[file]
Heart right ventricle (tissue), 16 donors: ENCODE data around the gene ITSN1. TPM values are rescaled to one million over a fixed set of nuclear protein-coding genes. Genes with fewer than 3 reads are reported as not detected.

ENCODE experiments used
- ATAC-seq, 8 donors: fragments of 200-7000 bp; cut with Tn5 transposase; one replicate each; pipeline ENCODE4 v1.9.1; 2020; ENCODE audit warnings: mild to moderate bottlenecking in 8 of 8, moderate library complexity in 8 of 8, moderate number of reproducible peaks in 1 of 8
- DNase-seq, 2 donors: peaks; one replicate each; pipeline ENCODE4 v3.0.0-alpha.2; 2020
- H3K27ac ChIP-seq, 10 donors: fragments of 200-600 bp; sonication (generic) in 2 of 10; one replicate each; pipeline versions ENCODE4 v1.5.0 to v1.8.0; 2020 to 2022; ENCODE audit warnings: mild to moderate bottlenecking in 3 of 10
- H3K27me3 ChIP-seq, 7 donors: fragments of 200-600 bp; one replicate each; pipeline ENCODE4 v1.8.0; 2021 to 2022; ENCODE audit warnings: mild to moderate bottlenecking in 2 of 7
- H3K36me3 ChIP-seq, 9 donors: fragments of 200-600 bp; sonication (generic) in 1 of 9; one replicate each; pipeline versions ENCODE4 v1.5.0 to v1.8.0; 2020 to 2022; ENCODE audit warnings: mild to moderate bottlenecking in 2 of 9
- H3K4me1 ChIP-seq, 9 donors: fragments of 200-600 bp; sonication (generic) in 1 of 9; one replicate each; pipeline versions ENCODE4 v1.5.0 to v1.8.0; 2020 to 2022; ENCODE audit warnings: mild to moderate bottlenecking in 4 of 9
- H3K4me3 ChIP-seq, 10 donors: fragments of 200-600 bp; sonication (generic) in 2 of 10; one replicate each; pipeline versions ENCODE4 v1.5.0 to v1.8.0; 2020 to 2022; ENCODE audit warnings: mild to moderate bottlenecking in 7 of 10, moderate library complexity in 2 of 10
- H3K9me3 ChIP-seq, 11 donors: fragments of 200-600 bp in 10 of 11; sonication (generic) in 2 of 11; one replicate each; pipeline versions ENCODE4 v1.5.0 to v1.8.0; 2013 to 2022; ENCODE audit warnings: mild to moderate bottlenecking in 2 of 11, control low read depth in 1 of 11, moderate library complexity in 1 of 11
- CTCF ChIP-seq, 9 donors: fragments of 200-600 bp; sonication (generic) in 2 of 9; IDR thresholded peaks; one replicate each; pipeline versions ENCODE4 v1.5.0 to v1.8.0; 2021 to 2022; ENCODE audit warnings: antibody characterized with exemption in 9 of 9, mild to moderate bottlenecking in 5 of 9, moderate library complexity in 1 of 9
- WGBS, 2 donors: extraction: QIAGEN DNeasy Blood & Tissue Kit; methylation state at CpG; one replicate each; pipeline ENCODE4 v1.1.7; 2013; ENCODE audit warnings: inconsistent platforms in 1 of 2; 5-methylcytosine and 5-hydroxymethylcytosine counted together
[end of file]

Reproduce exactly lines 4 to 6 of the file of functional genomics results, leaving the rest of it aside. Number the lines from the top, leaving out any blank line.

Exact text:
- DNase-seq, 2 donors: peaks; one replicate each; pipeline ENCODE4 v3.0.0-alpha.2; 2020
- H3K27ac ChIP-seq, 10 donors: fragments of 200-600 bp; sonication (generic) in 2 of 10; one replicate each; pipeline versions ENCODE4 v1.5.0 to v1.8.0; 2020 to 2022; ENCODE audit warnings: mild to moderate bottlenecking in 3 of 10
- H3K27me3 ChIP-seq, 7 donors: fragments of 200-600 bp; one replicate each; pipeline ENCODE4 v1.8.0; 2021 to 2022; ENCODE audit warnings: mild to moderate bottlenecking in 2 of 7